“The warder of these cells?”

“Yes, that’s him.”

Calibos hesitated. “He is dead.” Zalam peered at his human friend, wondering. As if reading his mind, Calibos explained, “He is the first man I’ve ever killed.” Zalam suddenly understood. Being blooded for the first time was always a dramatic, even at times a traumatic, experience in ones’ life. This was especially so for humans who have no such warrior training to prepare them for the moment.

Zalam changed the subject somewhat, “Why did you come here?”

Calibos stared at Zalam. “Why, for you, of course. We’ve been friends since childhood… and don’t you remember? When you took the throne I was there to swear my oath of allegiance to you. As long as you live, I am your servant.”

Zalam was moved inside. “And apparently my friend.” Zalam extended his hand in thanks. Calibos took it and said, “Of course.”

“Let’s go get my sword.” Zalam broke the spell of friendship when he spoke.

“What? Why? Should we not fly from this castle as quickly as possible?”
“No. I intend to kill Norikahn for once and for all,” Zalam gave Calibos a hard look, and then moved out of the cell. Zalam made his way by the many cells of the dungeon and up a long stone stairway.

“The castle is full of his men. To take him… it would be impossible.” Calibos pleaded. “Let us just flee.”

“No,” Zalam said. “I have a score to settle with Norikahn. And a throne to regain. He intends mistreatment of my people.” Zalam stopped at the top of the stairs and opened the wooden door there just a crack to peer out. “He is most likely basking in the glow of my throne room.”

“Sire, I still think that we should-“

“Quiet!” Zalam whispered the command with force. Calibos heard the footsteps of someone passing just beyond the door.

“Come on!” Zalam said, again in a forced whisper. He bolted through the door, his legs propelling him ever quicker with every step. Calibos leaned out the door and looked into the massive round entrance hall to find it empty with the exception of the lone mechano-man guard Zalam was running up on from behind.

Zalam caught the guard from behind, wrapping one of his massive arms around the chest of the mechano-man. His other massive arm reached for and grabbed the laser blaster away from the guard. All the while his two tiny arms sunk their talons deep into the guard’s torso, ripping away plating and wires in a flurry.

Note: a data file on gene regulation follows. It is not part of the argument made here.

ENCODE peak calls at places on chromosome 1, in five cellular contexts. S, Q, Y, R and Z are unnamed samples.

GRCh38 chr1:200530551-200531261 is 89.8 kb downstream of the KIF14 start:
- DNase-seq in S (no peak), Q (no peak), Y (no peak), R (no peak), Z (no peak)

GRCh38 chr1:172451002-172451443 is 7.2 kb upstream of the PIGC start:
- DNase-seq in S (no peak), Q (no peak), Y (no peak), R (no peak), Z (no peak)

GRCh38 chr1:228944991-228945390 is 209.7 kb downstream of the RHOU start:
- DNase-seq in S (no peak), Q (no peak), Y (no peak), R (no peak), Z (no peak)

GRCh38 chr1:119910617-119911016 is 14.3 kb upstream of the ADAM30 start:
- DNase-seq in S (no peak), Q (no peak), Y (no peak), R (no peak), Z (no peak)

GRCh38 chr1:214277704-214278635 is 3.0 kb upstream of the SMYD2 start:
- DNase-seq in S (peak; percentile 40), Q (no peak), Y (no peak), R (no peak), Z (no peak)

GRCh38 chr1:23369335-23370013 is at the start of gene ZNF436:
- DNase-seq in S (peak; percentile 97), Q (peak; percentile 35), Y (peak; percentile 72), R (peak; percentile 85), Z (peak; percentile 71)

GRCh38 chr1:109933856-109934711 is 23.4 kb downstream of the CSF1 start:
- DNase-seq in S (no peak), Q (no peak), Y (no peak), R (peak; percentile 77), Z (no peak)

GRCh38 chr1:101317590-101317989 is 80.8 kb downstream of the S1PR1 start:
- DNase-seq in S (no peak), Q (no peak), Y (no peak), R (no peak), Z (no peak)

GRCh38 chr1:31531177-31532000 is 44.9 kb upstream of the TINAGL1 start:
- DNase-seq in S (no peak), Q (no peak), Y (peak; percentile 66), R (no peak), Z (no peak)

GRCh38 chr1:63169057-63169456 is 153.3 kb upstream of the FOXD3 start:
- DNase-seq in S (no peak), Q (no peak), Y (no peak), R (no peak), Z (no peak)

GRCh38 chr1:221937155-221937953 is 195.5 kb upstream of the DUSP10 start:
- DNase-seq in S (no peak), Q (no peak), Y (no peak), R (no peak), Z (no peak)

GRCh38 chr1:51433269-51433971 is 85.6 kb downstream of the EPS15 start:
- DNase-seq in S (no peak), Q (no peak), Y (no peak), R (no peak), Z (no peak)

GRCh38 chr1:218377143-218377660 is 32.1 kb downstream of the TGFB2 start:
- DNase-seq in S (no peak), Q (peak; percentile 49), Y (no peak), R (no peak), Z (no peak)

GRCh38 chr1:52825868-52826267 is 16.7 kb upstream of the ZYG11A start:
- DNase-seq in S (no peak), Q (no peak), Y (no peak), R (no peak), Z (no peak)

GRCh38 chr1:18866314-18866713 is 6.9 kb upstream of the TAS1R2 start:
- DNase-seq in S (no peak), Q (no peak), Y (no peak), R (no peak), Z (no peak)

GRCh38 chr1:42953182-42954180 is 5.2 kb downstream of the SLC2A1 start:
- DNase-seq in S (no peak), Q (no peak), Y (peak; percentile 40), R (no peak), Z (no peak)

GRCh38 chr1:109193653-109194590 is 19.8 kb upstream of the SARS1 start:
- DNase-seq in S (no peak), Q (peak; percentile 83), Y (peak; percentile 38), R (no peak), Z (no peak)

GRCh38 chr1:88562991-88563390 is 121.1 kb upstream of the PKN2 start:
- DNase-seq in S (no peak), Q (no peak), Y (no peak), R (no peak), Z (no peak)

Calibos rushed up behind the two struggling figures, keeping a watchful eye on the gloriously white marble room.

“Let’s hope these robots have no way of communicating with each other remotely, or else we’ll be overrun very soon,” Zalam told Calibos as he let the now torn-to-shreds guard fall to the floor. Without much thought, Calibos grabbed the metallic pile and pulled it toward the door from whence he and Zalam had just come from. “We must hide this body,” Calibos said. Zalam helped him, still clutching the laser rifle. They placed it behind the door and Calibos closed it, while Zalam took his turn to keep a watchful eye on the room. Zalam held the bulky laser rifle in his hands with quite a bit of ease and comfort.

“We head for the throne room now,” Zalam said as he walked across the hall towards a massive set of gold plated double-doors. “He’ll most likely have guards just inside the doors. And perhaps several more further inside the room.”

“Wait, Zalam,” Calibos tugged at the arm of his friend. “Some tact might be in order.”

“Some of your magiks? I had already thought of that. Why not make some explosion or something to take out the guards all at once?” Zalam suggested.

“Because I can’t.” Calibos answered. “Most of what I know is illusionary. A moment, please. Keep an eye out.” Zalam and Calibos backed up to the wall near the doors. Zalam eyed the whole room and its many doors with intensity while Calibos whispered a few words of a dead language from thousands of years ago. A strange transformation began on Calibos. Zalam could not help but stare as his friend changed into the guise of a robot guard like the one that Zalam had just torn to pieces.